The African Grey Parrot (Scientifically known as Psittacus erithacus), is a moderate-sized parrot species commonly found in the equatorial regions of Africa, justifying its name. One of the most intelligent birds and a perfect human companion, the bird is a common choice as a pet. Adopting and raising a grey parrot involves a lot of energy and time invested, but living with it is a rewarding experience nonetheless.
|Other names||Grey or gray parrot|
|Color||Gray body, red tail feathers, dark eye color with yellow eyes; babies are similar in coloration with grey or black eyes
Males parrot have a red tail while females have a red tail with some silver patches
|Size||12-13 in (30.4-33 cm), wingspan 18-20 in (46-51 cm)|
|Weight||14.4-19 oz( 410-530 g)|
|Distribution||Kenya, Ghana, Tanzania, Uganda, Ivory Coast, Angola, Congo, and Cameroon|
|Habitat||Dense forests, wooded savannahs, gallery forests, forest edges, and mangroves,|
|Diet||Mostly fruits, nuts, and seeds along with flowers, insects, and snails|
|Breeding age||3-8 years|
|Clutch size||3-4 eggs|
|Incubation period||28-30 days|
|Lifespan||23-25 in the wild and 40-60 in captivity|
|IUCN Conservation Status||Endangered|
|Temperament as pets||Sociable|
|Noise level||Pretty high|
|Talking ability||Extremely good|
- Albino or Ino
- Ino Blue
- Incomplete Ino
- Parino or Pastel
- F2 Pied
The cage for an African Grey Parrot should be at least 2ftX2ftX3ft in size. The bird should be given toys and minimum three perches inside the cage but make sure there is no shortage of space due to these additional items. It is more peaceful for the bird if the cage is hanged or placed in a corner of the room, above the ground. The cage should ideally be far from doorways, windows or air vents and should be in a draft-free area.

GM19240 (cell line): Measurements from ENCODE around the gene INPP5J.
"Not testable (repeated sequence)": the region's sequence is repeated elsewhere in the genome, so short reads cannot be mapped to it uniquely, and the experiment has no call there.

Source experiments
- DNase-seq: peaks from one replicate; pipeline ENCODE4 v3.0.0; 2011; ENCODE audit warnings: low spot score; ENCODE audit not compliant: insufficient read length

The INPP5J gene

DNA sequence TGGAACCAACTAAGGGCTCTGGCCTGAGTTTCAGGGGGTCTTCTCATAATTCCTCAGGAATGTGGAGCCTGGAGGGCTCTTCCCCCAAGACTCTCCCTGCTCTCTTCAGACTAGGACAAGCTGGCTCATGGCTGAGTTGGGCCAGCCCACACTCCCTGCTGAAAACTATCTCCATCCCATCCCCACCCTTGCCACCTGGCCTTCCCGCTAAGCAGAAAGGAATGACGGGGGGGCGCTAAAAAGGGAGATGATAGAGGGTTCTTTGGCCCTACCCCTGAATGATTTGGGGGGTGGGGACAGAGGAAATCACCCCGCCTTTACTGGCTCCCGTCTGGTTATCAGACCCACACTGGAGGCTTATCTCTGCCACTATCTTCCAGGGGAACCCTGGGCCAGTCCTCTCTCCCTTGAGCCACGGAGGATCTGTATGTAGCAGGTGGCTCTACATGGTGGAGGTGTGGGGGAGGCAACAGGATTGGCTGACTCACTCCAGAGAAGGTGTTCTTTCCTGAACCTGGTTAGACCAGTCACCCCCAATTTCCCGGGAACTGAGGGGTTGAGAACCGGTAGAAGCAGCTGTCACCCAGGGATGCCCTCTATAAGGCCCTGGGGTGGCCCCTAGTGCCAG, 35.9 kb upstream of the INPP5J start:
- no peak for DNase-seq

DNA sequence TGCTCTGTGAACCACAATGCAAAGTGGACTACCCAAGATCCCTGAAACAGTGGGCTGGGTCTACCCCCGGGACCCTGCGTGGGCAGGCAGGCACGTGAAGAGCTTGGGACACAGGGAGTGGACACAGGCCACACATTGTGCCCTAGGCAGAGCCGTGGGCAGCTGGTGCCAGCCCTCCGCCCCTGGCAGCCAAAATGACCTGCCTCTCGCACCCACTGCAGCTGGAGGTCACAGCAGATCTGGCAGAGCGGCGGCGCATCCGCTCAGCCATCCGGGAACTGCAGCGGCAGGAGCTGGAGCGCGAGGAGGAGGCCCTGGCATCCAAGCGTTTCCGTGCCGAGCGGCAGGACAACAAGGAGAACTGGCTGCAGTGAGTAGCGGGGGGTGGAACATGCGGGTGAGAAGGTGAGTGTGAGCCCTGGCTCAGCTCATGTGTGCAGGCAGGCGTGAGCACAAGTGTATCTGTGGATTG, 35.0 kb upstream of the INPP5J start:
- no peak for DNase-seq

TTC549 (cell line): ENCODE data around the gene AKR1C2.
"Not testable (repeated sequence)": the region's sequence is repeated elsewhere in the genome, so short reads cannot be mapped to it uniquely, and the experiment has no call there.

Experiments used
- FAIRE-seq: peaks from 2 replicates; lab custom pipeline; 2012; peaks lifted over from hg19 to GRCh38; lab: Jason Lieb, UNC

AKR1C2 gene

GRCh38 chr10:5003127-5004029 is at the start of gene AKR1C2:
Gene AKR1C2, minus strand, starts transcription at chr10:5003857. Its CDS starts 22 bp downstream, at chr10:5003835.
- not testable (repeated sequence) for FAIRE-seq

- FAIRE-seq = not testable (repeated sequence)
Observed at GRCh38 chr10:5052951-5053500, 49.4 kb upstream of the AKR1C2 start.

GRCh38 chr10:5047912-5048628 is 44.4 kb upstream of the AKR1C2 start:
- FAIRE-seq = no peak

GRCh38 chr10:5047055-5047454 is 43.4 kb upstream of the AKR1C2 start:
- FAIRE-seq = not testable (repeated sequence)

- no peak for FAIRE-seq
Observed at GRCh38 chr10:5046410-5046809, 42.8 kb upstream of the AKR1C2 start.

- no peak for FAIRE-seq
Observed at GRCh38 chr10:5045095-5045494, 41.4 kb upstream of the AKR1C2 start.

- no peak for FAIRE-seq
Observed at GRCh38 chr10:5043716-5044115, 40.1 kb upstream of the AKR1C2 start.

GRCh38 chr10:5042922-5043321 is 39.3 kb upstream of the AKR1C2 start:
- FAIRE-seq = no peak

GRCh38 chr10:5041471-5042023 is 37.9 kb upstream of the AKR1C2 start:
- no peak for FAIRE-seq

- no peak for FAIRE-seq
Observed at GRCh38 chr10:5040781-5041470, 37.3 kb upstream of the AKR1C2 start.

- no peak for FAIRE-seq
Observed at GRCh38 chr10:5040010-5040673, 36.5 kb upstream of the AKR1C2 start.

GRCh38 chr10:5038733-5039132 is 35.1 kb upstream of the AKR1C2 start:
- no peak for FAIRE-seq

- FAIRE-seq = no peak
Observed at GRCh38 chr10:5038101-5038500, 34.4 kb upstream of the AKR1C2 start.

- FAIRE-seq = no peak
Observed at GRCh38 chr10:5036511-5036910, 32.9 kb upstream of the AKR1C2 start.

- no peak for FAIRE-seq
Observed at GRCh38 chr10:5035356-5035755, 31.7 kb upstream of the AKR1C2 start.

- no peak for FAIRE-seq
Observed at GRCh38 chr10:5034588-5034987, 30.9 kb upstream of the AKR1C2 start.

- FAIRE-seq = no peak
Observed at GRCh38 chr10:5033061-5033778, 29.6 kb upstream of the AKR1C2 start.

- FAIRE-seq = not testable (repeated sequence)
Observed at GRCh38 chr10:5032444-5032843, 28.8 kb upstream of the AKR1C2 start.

Usually 65°F- 70°F is the range the grey parrots are accustomed to living in.
The smart bird is always busy, either with interacting with its owner or playing with its toys. In the meantime, it can imbibe the sounds and words it is exposed to and once they get a new word by heart, repeating them is a common practice, which is why you should always be careful while talking in front of it. Even the bird is an expert imitating the sound of a calling bell and pressure cooker if it has heard them.
The parrot loves to get to know new people and even “talk” to them, and sometimes it becomes excessively attached to its owner and demands his/her undivided attention. When trained properly, it can spend some quality time outside the cage and the parrot would love it. Whether there is something on the radio or a tv show, the bird enjoys all sorts of entertainments for its enrichment, besides playing with toys. Head bobbing is a common body language for the bird meaning it is wishing to communicate with you or wanting to play.
When bored, either caused by too much of same activities or of doing nothing for an extended period, the bird indulges in self-destructive behavior like plucking its feather and make loud noises to express their disapproval of the situation. This situation could be so serious that you might want professional help to fix it.
Give the bird fresh fruits along with pelleted supplements and vegetables rich in beta-carotene (fresh kale and cooked potatoes). Occasional treats like bread, sprouts, and salads, hemp are also recommended.
Don’t give the bird caffeinated or alcoholic products, salted foods, uncooked beans, asparagus, onions, chocolate, and avocado as they are highly toxic for parrots.
Training and keeping the bird busy is the basic two things for you and that is a serious commitment on your part. Interact with your bird and engage it in some conversation as this is good for its mental exercise.
As far as grooming is required, this bird needs daily bathing either from a shallow tray or mist spray (whichever your bird likes). Clipping of flight feathers and trimming of nails should be done by professionals.
Psittacosis, calcium deficiency, psittacine beak and feather disease or PBFD, deficiency of vitamin A and D are major health issues that can affect an African grey parrot. You should take your bird to a vet for the checkup if you see the bird is unusually silent for most of the time or having loss of appetite, itching, and any other abnormal symptom.
An African grey parrot is available within a range of $1,000-$3600.
- The intelligence of this bird is equal to a human child of 4-5 years.
- One African grey parrot is said to have disclosed its owner’s wife’s extramarital affair to him by pronouncing the man’s name (the wife was cheating her husband with) in the wife’s tone.
Video: Einstein the African Grey Parrot
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